Homeless youth represent a vulnerable and understudied population. Little research has prospectively identified factors that may place youth at risk for experiencing homelessness. The current study utilizes data from the National Longitudinal Survey of Youth-97 (NLSY-97) to examine predictors of experiencing homelessness as a young adult (before age 25). The NLSY-97 includes a nationally representative sample of 8984 youth. Data were first collected from these youth when they were between the ages of 12 and 18 years. The current study examined whether individual and family risk factors reported during adolescence predict homelessness by the age of 25. The findings showed that multiple runaway episodes, nontraditional family structure, lower educational attainment, and parental work limitations due to health increased the risk of homelessness. A permissive parenting style and being Hispanic protected against homelessness. This study offers unique insight into risk and protective factors for youth homelessness and has important clinical implications. (author abstract)

  • Individual Author: Aidala, Angela A.; McAllister, William; Yomogida, Maiko ; Shubert, Virginia
    Reference Type: Report
    Year: 2014

    This report from the Columbia University Mailman School of Public Health is an evaluation that follows FUSE program participants from recruitment through two years after placement into supportive housing. Housing instability and homelessness increase the risk for incarceration and, conversely, incarceration increases the risk for homelessness. FUSE provided supportive housing to approximately 200 individuals who were frequently cycling in and out of jails and homeless shelters. The report also describes the intervention, evaluation, and outcomes of FUSE II, a second-generation FUSE initiative. (Author abstract)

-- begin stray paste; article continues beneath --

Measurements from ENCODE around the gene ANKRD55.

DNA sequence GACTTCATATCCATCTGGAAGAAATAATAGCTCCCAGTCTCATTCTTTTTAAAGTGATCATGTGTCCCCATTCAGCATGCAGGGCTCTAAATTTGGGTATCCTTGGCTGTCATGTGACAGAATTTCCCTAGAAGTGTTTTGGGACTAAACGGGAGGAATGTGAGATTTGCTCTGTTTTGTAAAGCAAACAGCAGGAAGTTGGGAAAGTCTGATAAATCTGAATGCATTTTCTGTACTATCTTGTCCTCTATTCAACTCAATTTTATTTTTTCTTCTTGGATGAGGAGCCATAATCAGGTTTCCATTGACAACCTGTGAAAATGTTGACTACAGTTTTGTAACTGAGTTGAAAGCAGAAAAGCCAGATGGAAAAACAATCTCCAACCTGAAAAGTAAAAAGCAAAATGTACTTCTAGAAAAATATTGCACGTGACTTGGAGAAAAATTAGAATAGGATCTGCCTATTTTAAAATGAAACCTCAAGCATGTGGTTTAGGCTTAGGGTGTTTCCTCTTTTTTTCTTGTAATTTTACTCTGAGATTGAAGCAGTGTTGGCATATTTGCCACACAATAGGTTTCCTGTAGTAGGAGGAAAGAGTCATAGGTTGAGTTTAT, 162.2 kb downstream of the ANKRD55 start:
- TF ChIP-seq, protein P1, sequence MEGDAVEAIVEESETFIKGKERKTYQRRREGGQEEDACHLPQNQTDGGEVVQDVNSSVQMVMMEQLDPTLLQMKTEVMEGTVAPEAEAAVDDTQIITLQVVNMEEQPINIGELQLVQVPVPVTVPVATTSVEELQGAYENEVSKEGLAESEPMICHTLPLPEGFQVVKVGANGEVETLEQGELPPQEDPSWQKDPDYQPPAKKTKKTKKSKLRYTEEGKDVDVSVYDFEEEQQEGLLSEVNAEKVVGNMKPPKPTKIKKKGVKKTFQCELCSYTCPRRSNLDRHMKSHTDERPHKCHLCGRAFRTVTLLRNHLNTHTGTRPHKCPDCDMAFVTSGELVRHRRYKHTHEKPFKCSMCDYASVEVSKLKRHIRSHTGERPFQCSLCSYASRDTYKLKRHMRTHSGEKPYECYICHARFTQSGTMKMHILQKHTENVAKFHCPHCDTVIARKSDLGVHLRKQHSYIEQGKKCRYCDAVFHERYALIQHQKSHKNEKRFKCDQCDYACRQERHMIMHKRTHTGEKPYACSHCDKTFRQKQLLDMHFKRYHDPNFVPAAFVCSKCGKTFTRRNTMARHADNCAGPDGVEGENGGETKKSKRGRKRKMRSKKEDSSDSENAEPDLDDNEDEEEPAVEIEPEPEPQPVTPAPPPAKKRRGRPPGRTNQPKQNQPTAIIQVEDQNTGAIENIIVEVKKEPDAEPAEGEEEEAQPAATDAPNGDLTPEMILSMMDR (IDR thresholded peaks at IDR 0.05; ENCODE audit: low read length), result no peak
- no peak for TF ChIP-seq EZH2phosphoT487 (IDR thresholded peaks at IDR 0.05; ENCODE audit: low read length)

This report from the Columbia University Mailman School of Public Health is an evaluation that follows FUSE program participants from recruitment through two years after placement into supportive housing. Housing instability and homelessness increase the risk for incarceration and, conversely, incarceration increases the risk for homelessness. FUSE provided supportive housing to approximately 200 individuals who were frequently cycling in and out of jails and homeless shelters. The report also describes the intervention, evaluation, and outcomes of FUSE II, a second-generation FUSE initiative. (Author abstract)

  • Individual Author: Swann-Jackson, Rebecca; Tapper, Donna; Fields, Allison
    Reference Type: Report
    Year: 2010

    Keeping Families Together (KFT) is a pilot initiative of the Corporation for Supportive Housing (CSH) that was designed to test the impact of permanent supportive housing for families who had been involved with the child welfare system and who had been homeless for at least a year. With funding from the Robert Wood Johnson Foundation, the initiative targeted the most vulnerable families, aiming to improve agency collaboration in support of these families and build capacity among providers to serve them...

    Metis Associates conducted its evaluation of the KFT pilot between September 2009 and May 2010. The evaluation, which was designed to assess the extent to which the initiative met its objectives, built on work begun by Dr. Sylvia Ridlen, the project's first evaluator. It includes a retrospective assessment of the implementation of the pilot initiative and an outcome evaluation that has examined the impact of the initiative on participating KFT families. Metis conducted a review of program documentation, focus group interviews with supportive housing providers (directors...

    Keeping Families Together (KFT) is a pilot initiative of the Corporation for Supportive Housing (CSH) that was designed to test the impact of permanent supportive housing for families who had been involved with the child welfare system and who had been homeless for at least a year. With funding from the Robert Wood Johnson Foundation, the initiative targeted the most vulnerable families, aiming to improve agency collaboration in support of these families and build capacity among providers to serve them...